A large body of literature has explored determents, barriers and facilitators to physical activity among young people without chronic conditions.22 Individual-level (eg, enjoyment, motivation), interpersonal (social relationships) and environmental factors (eg, access to green space) have been highlighted as important determinants of physical activity.22–24 However, young people with CF have a unique set of circumstances, for example, fluctuating health, which is likely to influence participation in physical activity. It is therefore necessary to explore barriers and facilitators to physical activity among this population. There is widespread agreement among intervention developers that eliciting and addressing the needs and perspectives of the target audience is a critical part of intervention development.25 It is impossible for research teams to predict the needs and preferences of the target audience, and so it is crucial that we elicit the views of intervention recipients.26 This will facilitate the identification of potentially modifiable psychological, social, environmental and behavioural determinants of physical activity for young people with CF and will inform the selection of approaches to effectively support changes in physical activity for this population.27 As qualitative methods provide in-depth, rich and detailed information about a topic as experienced by target populations they are well placed to explore this topic. While research relating to motives, barriers and facilitators of physical activity among young people with CF has been conducted,28–30 as yet, no review has comprehensively and systematically synthesised this literature.
The socioecological model provides the overarching framework for this review.31 The model highlights the multiple layers of influence on the health of the population. The model recognises that, in addition to personal lifestyle, the physical and social environment, and wider socioeconomic conditions affect population health. As interventions may operate at any of these levels, the current work aims to explore the barriers and facilitators to physical activity that operate at these multiple levels. Using this model, we explore barriers and facilitators to physical activity among young people with CF.
This systematic review aimed to identify and synthesise the qualitative literature on the motives for, barriers to, and facilitators of physical activity among young people with CF. Specifically, we were interested in understanding: (1) What motivates young people with CF to be active. (2) What are the barriers to being physically active among young people with CF. (3) What facilitates physical active among young people with CF.
The following six electronic databases were searched: ASSIA, CINAH, EMBASE, MEDLINE, MEDLINE-in-process, PsycINFO up to August 2019. Keyword search terms included: Cystic Fibrosis; Physical activity; Exercise; Sport; Recreation (see full search strategy in online supplementary 2). Search terms were adapted for each database. Reference lists of existing reviews were also searched. To identify any unpublished or ongoing work, key authors and experts in the field were contacted.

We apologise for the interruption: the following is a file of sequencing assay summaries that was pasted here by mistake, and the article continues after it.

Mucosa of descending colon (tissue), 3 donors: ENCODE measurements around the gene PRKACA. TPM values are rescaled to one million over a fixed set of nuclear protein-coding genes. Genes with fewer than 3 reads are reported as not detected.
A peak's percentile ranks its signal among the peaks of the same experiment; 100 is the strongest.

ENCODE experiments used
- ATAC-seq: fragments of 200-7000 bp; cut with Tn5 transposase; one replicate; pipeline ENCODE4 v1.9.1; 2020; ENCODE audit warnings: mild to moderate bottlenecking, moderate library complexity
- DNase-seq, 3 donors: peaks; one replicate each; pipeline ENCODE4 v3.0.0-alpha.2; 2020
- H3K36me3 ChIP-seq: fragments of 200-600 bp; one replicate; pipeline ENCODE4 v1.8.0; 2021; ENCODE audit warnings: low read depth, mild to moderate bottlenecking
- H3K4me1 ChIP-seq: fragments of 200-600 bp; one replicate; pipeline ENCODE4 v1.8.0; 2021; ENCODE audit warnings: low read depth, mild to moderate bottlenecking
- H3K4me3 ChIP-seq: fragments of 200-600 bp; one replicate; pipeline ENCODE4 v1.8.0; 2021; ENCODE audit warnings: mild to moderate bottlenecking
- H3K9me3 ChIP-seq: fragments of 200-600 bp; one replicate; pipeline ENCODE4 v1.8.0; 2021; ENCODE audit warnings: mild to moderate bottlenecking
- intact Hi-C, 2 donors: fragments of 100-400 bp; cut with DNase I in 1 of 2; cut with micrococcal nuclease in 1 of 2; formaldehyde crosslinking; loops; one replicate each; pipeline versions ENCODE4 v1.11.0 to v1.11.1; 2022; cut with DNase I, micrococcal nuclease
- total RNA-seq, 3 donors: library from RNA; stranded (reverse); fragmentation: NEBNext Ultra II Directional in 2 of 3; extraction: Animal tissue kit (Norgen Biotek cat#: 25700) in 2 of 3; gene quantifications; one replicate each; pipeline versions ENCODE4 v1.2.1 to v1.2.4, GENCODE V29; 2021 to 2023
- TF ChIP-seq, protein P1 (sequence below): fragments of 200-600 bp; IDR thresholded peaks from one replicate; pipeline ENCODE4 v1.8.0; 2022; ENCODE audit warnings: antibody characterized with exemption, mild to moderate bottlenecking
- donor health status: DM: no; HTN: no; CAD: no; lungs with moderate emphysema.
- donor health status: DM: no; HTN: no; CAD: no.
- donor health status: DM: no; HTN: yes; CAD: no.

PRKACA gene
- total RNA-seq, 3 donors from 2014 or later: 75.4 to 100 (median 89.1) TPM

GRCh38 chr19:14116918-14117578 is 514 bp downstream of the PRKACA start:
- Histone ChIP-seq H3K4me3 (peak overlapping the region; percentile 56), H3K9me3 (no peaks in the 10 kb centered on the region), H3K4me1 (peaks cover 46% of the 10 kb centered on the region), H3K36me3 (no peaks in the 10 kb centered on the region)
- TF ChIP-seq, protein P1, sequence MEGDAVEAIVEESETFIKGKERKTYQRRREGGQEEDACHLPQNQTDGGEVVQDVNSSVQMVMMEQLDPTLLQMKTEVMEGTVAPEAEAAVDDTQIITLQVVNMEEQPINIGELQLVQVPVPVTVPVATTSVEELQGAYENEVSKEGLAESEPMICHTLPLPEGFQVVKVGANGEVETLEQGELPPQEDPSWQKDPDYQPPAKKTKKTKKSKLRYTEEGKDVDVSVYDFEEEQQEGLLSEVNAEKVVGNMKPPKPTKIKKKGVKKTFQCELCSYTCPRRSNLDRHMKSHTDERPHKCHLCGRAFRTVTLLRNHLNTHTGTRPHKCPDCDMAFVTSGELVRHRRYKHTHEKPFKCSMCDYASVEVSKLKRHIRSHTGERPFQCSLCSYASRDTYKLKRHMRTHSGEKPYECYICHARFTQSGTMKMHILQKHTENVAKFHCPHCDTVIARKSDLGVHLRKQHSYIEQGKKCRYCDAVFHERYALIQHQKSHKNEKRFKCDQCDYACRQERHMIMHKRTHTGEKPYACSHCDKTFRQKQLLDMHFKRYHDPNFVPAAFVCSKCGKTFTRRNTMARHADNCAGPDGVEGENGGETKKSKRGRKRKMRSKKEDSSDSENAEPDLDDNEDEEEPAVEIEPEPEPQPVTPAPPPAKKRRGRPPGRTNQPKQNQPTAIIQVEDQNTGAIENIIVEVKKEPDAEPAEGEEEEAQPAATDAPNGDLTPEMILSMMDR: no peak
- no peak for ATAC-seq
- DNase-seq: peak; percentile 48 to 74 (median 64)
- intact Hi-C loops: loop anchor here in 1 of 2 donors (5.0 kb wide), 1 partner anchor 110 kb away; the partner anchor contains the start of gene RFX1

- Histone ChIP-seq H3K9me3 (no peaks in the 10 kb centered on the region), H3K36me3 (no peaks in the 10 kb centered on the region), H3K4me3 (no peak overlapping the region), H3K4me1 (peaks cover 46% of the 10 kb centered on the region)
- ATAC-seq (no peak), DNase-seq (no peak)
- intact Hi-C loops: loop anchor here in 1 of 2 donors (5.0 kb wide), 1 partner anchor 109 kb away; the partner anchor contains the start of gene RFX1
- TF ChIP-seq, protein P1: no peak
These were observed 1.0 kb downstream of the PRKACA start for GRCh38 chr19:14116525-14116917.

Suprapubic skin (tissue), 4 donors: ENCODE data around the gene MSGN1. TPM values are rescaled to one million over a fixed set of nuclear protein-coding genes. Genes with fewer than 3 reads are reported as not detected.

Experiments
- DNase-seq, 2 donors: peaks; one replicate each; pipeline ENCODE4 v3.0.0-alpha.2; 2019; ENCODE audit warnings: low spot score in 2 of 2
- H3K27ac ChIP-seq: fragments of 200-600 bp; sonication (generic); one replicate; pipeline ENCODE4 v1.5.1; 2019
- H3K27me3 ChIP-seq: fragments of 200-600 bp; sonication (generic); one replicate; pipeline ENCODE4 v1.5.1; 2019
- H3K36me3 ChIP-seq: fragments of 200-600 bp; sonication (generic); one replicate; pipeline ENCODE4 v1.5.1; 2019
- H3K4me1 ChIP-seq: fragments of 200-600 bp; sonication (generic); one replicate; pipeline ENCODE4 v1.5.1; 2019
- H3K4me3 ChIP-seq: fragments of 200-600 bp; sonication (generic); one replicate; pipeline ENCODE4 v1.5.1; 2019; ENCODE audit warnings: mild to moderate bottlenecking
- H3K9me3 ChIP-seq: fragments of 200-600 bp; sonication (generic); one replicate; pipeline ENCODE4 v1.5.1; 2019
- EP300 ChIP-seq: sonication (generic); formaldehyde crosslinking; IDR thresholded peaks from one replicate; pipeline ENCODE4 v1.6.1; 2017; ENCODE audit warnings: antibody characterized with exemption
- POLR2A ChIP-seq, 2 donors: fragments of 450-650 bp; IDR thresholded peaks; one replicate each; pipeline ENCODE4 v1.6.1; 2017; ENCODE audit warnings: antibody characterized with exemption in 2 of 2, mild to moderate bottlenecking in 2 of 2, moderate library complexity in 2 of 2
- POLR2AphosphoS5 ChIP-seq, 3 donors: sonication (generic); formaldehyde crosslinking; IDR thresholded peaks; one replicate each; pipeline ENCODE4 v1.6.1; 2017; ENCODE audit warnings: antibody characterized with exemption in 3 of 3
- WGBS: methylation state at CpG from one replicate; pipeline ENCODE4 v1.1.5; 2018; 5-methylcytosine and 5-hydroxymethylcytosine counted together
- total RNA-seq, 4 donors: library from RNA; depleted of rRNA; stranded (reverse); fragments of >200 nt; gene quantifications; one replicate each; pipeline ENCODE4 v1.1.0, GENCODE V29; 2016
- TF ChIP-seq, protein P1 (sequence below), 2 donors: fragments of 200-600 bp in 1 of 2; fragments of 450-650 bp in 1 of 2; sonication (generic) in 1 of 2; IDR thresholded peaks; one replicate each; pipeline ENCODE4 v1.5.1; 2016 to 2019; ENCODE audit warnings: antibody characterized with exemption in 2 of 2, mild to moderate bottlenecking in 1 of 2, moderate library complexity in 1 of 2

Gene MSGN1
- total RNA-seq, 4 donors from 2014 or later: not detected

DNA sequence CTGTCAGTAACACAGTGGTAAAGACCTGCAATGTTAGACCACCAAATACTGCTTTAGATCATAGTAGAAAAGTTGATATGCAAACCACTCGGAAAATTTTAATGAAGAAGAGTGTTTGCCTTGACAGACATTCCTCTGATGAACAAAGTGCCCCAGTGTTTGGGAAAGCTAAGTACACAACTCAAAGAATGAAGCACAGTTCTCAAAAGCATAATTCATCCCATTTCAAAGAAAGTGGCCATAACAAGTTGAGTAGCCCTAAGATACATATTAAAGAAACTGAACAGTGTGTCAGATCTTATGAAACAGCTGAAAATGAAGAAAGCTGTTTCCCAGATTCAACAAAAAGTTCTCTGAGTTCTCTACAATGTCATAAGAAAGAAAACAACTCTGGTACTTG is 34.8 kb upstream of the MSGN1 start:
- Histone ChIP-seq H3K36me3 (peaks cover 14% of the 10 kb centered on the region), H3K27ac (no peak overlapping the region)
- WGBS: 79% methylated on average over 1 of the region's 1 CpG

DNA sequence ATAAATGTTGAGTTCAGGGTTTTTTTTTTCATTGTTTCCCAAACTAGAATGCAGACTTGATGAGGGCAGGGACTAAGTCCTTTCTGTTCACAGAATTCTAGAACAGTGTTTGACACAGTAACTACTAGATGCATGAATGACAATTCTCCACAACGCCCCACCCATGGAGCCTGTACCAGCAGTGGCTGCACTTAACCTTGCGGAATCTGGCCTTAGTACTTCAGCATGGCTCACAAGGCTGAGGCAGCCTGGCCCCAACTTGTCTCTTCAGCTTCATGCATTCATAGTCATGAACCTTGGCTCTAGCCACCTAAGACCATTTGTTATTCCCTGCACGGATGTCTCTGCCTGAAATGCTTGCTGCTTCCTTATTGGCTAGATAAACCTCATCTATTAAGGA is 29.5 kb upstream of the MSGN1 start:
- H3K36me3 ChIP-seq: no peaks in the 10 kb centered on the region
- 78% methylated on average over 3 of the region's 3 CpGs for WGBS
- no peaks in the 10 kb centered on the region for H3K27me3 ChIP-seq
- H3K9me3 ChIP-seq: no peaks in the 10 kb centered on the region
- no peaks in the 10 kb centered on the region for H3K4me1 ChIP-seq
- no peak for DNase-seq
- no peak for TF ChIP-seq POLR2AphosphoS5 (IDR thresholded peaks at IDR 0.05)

All titles and abstracts of identified records were reviewed by the lead author. A second reviewer independently reviewed 10% of records. As there was 100% agreement between the two reviewers, it was decided that it was not necessary for all records to be reviewed by a second reviewer. Potentially relevant articles were retrieved in full and all (100%) were assessed independently by both reviewers against the inclusion criteria and quality assessment (as below).
Types of studies to be included
Any study using qualitative methods to identify motivators, barriers or facilitators to physical activity among young people with CF was included. We did not limit the search by date or location, but inclusion was limited to studies written in English.
Our population of interest was children and young people with CF under the age of 24 years. Studies including adults were also eligible for inclusion if the majority of participants fell between the relevant age bracket.
Studies including participants with multiple conditions (eg, those studying people with chronic disease) were included as long as data provided by individuals with CF were clearly indicated.
Any study describing motives for or barriers or facilitators to physical activity among young people with CF.
We excluded studies that: (1) Did not include individuals with CF. (2) Promote physical activity or exercise without consideration of barriers or facilitators. (3) Are not reported in enough detail to identify barriers or facilitators to physical activity. (4) Do not primarily target young people (under the age of 24 years). (5) Are not published in English. (6) Do not use qualitative methods.
Motives for physical activity participation among young people with CF.
Barriers to physical activity participation among young people with CF.
Facilitators of physical activity participation among young people with CF.
Data were extracted independently by the first and second author using a data extraction template developed for this purpose. Any disagreements were resolved via discussion.
Data were extracted on: